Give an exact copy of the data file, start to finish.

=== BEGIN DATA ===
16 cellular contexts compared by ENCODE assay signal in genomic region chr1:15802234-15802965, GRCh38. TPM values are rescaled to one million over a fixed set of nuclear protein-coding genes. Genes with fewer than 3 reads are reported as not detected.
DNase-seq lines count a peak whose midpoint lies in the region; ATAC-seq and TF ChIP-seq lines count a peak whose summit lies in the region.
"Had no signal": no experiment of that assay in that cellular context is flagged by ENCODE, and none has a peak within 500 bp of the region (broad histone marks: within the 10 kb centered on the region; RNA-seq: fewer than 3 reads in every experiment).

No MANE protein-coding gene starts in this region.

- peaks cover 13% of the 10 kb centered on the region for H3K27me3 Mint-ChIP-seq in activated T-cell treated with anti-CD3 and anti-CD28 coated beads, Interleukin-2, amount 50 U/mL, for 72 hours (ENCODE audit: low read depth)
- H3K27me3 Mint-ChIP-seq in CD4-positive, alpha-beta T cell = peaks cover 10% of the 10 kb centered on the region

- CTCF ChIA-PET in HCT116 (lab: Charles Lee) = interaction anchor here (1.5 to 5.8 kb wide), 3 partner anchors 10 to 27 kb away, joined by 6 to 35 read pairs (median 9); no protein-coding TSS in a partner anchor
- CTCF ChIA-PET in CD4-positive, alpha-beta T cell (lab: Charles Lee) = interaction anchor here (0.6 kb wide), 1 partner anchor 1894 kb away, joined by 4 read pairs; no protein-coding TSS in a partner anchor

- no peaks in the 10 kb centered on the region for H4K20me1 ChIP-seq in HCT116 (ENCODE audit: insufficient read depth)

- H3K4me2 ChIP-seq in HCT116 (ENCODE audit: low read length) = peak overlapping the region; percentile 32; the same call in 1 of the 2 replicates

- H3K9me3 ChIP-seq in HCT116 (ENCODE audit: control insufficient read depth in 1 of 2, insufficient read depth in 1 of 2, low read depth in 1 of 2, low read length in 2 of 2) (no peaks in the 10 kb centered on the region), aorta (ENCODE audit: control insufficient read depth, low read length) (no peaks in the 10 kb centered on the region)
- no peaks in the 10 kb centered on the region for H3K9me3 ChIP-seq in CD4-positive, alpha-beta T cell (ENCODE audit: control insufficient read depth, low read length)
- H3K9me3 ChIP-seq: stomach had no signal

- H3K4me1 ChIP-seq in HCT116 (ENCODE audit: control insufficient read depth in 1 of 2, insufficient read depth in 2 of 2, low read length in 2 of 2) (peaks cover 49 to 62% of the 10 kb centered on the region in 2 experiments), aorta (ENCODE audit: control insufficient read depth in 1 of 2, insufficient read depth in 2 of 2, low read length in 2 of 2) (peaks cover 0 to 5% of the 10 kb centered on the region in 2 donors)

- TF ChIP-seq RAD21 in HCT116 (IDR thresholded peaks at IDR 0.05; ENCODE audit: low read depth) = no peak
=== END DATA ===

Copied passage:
16 cellular contexts compared by ENCODE assay signal in genomic region chr1:15802234-15802965, GRCh38. TPM values are rescaled to one million over a fixed set of nuclear protein-coding genes. Genes with fewer than 3 reads are reported as not detected.
DNase-seq lines count a peak whose midpoint lies in the region; ATAC-seq and TF ChIP-seq lines count a peak whose summit lies in the region.
"Had no signal": no experiment of that assay in that cellular context is flagged by ENCODE, and none has a peak within 500 bp of the region (broad histone marks: within the 10 kb centered on the region; RNA-seq: fewer than 3 reads in every experiment).

No MANE protein-coding gene starts in this region.

- peaks cover 13% of the 10 kb centered on the region for H3K27me3 Mint-ChIP-seq in activated T-cell treated with anti-CD3 and anti-CD28 coated beads, Interleukin-2, amount 50 U/mL, for 72 hours (ENCODE audit: low read depth)
- H3K27me3 Mint-ChIP-seq in CD4-positive, alpha-beta T cell = peaks cover 10% of the 10 kb centered on the region

- CTCF ChIA-PET in HCT116 (lab: Charles Lee) = interaction anchor here (1.5 to 5.8 kb wide), 3 partner anchors 10 to 27 kb away, joined by 6 to 35 read pairs (median 9); no protein-coding TSS in a partner anchor
- CTCF ChIA-PET in CD4-positive, alpha-beta T cell (lab: Charles Lee) = interaction anchor here (0.6 kb wide), 1 partner anchor 1894 kb away, joined by 4 read pairs; no protein-coding TSS in a partner anchor

- no peaks in the 10 kb centered on the region for H4K20me1 ChIP-seq in HCT116 (ENCODE audit: insufficient read depth)

- H3K4me2 ChIP-seq in HCT116 (ENCODE audit: low read length) = peak overlapping the region; percentile 32; the same call in 1 of the 2 replicates

- H3K9me3 ChIP-seq in HCT116 (ENCODE audit: control insufficient read depth in 1 of 2, insufficient read depth in 1 of 2, low read depth in 1 of 2, low read length in 2 of 2) (no peaks in the 10 kb centered on the region), aorta (ENCODE audit: control insufficient read depth, low read length) (no peaks in the 10 kb centered on the region)
- no peaks in the 10 kb centered on the region for H3K9me3 ChIP-seq in CD4-positive, alpha-beta T cell (ENCODE audit: control insufficient read depth, low read length)
- H3K9me3 ChIP-seq: stomach had no signal

- H3K4me1 ChIP-seq in HCT116 (ENCODE audit: control insufficient read depth in 1 of 2, insufficient read depth in 2 of 2, low read length in 2 of 2) (peaks cover 49 to 62% of the 10 kb centered on the region in 2 experiments), aorta (ENCODE audit: control insufficient read depth in 1 of 2, insufficient read depth in 2 of 2, low read length in 2 of 2) (peaks cover 0 to 5% of the 10 kb centered on the region in 2 donors)

- TF ChIP-seq RAD21 in HCT116 (IDR thresholded peaks at IDR 0.05; ENCODE audit: low read depth) = no peak